The "Topper" is a general purpose control line stunter with a profile
fuselage, a built-up wing, and power provided by a Fox .25 engine.
Designed by John D'Ottavio, it originally went by the name of "Falcon,"
as evidenced by the lettering on the model flown by Eddie Elasic
in the 1961
Air Youth State Competition (AYSC) held at Willow Grove NAS.
He and John combined talents to come up with the design. It was
awarded the honor of "Best 4-Way
AYSC Plane." What are the 4 ways? I see endurance, speed, and
stunt, but I'm not sure what the 4th way is - combat, maybe?
Flash (10/27/2013): Website visitor Roger J. wrote to
tell the story of how he inherited an unfinished Topper control
line model from his uncle. He was kind enough to send a photo of
the airframe. Roger intends to complete the build based on the plans
shown at the bottom of this page. Hopefully, he will send a photo
of the completed model.
"Topper" Article and Plans
Best 4-Way" AYSC Plane
Designer of "Topper"
Eddie Elasic with Falcon, aka Topper. Flying "Topper" at
the 1961 AYSC Nationals, Eddie Elasick placed first in stunt
scoring, second in beauty and sixth in both speed and endurance.
These together added up to the grand championship. As a
capper Eddie went on to win a fifth place in Junior Precision
Acrobatics in the 1961 National competition.
Willow Grove NAS: America's Best Youthful Flyers
John D'Ottavio, interested in modeling for over 25 years, has
specialized in control-line stunt flying, winning many Eastern contests.
His designs have been widely publicized and he is an active member
of three N. J. model clubs:
Flyateers (Rich's Hobbytowne), Union M.A.C., and Garden State
Circle Burners. As if this doesn't keep him busy enough, he also
manages the Roxbury, N. J., Little League! The D'Ottavio's are another
modeling family. The older boys, John, Jr. (14), Mickey (12), and
Phil (8) are all sprouting model wings while a younger pair, Victor
(4) and Donna (2), will soon join the fun.
D'Ottavio's design is a no-nonsense profile stunter. Its built-up
wing has a thick symmetrical airfoil and flaps. Tails are sheet
balsa. Fuselage is 1/2" sheet with plywood and balsa doublers running
full length. Control system is fully enclosed for cleanness. Power
was a stock Fox .25, a year old at the time of the Nationals. Any
engine up to allowable .35's can be used. Bearer spacing may have
to be changed if you shift to a different engine.
Wingspan is 37-in.; length, 31-in.; wing area, 350 sq. in.; weight,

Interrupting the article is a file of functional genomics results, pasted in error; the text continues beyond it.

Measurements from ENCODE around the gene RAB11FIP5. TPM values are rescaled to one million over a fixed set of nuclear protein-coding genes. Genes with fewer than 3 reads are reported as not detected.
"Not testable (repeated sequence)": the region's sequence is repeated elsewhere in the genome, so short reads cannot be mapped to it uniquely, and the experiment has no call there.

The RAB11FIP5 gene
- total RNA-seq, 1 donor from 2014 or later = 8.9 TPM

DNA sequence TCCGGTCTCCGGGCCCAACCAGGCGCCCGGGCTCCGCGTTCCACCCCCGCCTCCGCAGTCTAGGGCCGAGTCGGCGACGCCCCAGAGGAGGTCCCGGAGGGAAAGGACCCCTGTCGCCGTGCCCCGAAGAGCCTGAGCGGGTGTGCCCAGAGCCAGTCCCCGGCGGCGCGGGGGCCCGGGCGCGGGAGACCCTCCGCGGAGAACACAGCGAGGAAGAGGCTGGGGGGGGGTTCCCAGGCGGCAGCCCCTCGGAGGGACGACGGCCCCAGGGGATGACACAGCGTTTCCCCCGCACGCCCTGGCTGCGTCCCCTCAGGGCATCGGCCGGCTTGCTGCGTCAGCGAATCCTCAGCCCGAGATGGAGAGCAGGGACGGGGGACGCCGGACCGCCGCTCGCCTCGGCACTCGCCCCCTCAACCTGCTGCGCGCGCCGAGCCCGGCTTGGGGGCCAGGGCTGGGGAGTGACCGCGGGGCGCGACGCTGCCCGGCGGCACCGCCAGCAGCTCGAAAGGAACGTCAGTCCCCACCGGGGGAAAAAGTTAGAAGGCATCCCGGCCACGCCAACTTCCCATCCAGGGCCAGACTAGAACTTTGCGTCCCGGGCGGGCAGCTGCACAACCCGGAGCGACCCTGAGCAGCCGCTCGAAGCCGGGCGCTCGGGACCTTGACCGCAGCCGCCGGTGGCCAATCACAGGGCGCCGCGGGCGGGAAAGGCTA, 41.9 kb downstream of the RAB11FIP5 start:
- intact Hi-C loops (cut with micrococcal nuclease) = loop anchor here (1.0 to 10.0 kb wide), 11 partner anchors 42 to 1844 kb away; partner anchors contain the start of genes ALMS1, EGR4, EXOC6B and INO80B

28-oz. Fuel tank is a standard 3-oz wedge; spinner diameter is 1
1/2 in. Top-Flite and Tornado propellers in various sizes were employed
for best performance in each flying phase. An 11D-4P prop was used
for Endurance; 8D-8P for Speed; 9D-6P for Stunt. Fox Super fuel
was in the tank.
Like to build "Topper" for that 1962 AYSC competition? Good!
Then read on. Construction starts with the wing since it must be
completed before joining to the fuselage. Begin by cutting out the
wing ribs. Make one center and one tip rib pattern from thin aluminum,
heavy card stock, or 1/16" plywood from the outlines shown on the
plan. Note the blank alignment bolt holes near leading and trailing
edge. These should be accurately spotted to insure uniform taper
of the ribs. Cut 18 rib blanks from 1/16" sheet slightly oversize.
Stack 9 blanks between the center and tip rib patterns, drill and
bolt together with two 4-40 bolts. Carve and sand the blanks down
flush with the patterns. Cut spar and L.E. notches. Repeat procedure
to make ribs for the opposite wing half. Notch two center ribs for
the 3/16" sq. spar supports and cut out one center rib for bell
crank clearance. Also punch 1/4" dia. holes through left half wing
ribs for the leadout wires. Locate the hole position by referring
to the wing plan. The right wing half is 1" shorter than the left
so the tip rib for this side should be discarded and a duplicate
of the next to last rib made. This rib should be reduced slightly
in outline to maintain taper.
Since the wing is tapered it will be necessary to block up the
tip ribs 3/32" above plan and building surface. Cut a couple dozen
scrap wedges to aid in blocking up spars and trailing edges during
assembly. Build wing UPSIDE DOWN directly over plan. This will permit